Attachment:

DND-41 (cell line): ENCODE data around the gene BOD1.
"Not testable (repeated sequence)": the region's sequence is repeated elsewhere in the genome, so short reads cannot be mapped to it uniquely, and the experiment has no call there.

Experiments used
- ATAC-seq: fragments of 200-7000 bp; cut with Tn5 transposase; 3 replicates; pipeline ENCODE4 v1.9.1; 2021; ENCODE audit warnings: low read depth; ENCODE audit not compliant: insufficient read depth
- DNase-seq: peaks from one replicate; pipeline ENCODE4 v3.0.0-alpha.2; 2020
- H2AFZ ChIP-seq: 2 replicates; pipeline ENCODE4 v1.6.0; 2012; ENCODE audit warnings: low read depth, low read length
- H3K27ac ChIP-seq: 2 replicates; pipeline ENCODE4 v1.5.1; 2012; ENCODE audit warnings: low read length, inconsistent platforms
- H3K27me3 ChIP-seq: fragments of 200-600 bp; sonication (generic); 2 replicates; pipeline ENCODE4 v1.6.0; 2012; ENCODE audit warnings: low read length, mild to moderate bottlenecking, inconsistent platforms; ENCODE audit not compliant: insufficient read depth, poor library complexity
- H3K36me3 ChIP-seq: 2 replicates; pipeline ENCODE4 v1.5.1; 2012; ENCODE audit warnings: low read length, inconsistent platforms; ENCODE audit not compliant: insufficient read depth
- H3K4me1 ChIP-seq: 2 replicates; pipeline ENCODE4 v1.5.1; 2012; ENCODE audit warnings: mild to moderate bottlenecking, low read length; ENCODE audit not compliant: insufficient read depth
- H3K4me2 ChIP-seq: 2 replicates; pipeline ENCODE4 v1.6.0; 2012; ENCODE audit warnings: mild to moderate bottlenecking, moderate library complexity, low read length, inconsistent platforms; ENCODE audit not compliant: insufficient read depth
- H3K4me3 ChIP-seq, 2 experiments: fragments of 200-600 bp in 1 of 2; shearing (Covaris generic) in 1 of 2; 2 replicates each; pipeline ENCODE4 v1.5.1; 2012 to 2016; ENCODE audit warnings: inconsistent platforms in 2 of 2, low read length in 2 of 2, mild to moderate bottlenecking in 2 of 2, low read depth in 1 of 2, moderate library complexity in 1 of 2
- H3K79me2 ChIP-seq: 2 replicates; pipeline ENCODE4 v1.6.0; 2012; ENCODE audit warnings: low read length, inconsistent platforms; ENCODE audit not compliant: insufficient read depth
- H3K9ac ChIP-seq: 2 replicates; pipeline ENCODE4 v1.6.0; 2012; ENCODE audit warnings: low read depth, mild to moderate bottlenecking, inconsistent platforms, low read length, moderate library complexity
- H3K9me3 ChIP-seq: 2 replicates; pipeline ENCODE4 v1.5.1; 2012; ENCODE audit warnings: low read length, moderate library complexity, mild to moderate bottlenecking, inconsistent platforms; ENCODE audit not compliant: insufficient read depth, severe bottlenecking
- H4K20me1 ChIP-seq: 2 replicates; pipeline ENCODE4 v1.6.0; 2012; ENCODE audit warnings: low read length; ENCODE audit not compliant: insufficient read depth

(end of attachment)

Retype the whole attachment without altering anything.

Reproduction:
DND-41 (cell line): ENCODE data around the gene BOD1.
"Not testable (repeated sequence)": the region's sequence is repeated elsewhere in the genome, so short reads cannot be mapped to it uniquely, and the experiment has no call there.

Experiments used
- ATAC-seq: fragments of 200-7000 bp; cut with Tn5 transposase; 3 replicates; pipeline ENCODE4 v1.9.1; 2021; ENCODE audit warnings: low read depth; ENCODE audit not compliant: insufficient read depth
- DNase-seq: peaks from one replicate; pipeline ENCODE4 v3.0.0-alpha.2; 2020
- H2AFZ ChIP-seq: 2 replicates; pipeline ENCODE4 v1.6.0; 2012; ENCODE audit warnings: low read depth, low read length
- H3K27ac ChIP-seq: 2 replicates; pipeline ENCODE4 v1.5.1; 2012; ENCODE audit warnings: low read length, inconsistent platforms
- H3K27me3 ChIP-seq: fragments of 200-600 bp; sonication (generic); 2 replicates; pipeline ENCODE4 v1.6.0; 2012; ENCODE audit warnings: low read length, mild to moderate bottlenecking, inconsistent platforms; ENCODE audit not compliant: insufficient read depth, poor library complexity
- H3K36me3 ChIP-seq: 2 replicates; pipeline ENCODE4 v1.5.1; 2012; ENCODE audit warnings: low read length, inconsistent platforms; ENCODE audit not compliant: insufficient read depth
- H3K4me1 ChIP-seq: 2 replicates; pipeline ENCODE4 v1.5.1; 2012; ENCODE audit warnings: mild to moderate bottlenecking, low read length; ENCODE audit not compliant: insufficient read depth
- H3K4me2 ChIP-seq: 2 replicates; pipeline ENCODE4 v1.6.0; 2012; ENCODE audit warnings: mild to moderate bottlenecking, moderate library complexity, low read length, inconsistent platforms; ENCODE audit not compliant: insufficient read depth
- H3K4me3 ChIP-seq, 2 experiments: fragments of 200-600 bp in 1 of 2; shearing (Covaris generic) in 1 of 2; 2 replicates each; pipeline ENCODE4 v1.5.1; 2012 to 2016; ENCODE audit warnings: inconsistent platforms in 2 of 2, low read length in 2 of 2, mild to moderate bottlenecking in 2 of 2, low read depth in 1 of 2, moderate library complexity in 1 of 2
- H3K79me2 ChIP-seq: 2 replicates; pipeline ENCODE4 v1.6.0; 2012; ENCODE audit warnings: low read length, inconsistent platforms; ENCODE audit not compliant: insufficient read depth
- H3K9ac ChIP-seq: 2 replicates; pipeline ENCODE4 v1.6.0; 2012; ENCODE audit warnings: low read depth, mild to moderate bottlenecking, inconsistent platforms, low read length, moderate library complexity
- H3K9me3 ChIP-seq: 2 replicates; pipeline ENCODE4 v1.5.1; 2012; ENCODE audit warnings: low read length, moderate library complexity, mild to moderate bottlenecking, inconsistent platforms; ENCODE audit not compliant: insufficient read depth, severe bottlenecking
- H4K20me1 ChIP-seq: 2 replicates; pipeline ENCODE4 v1.6.0; 2012; ENCODE audit warnings: low read length; ENCODE audit not compliant: insufficient read depth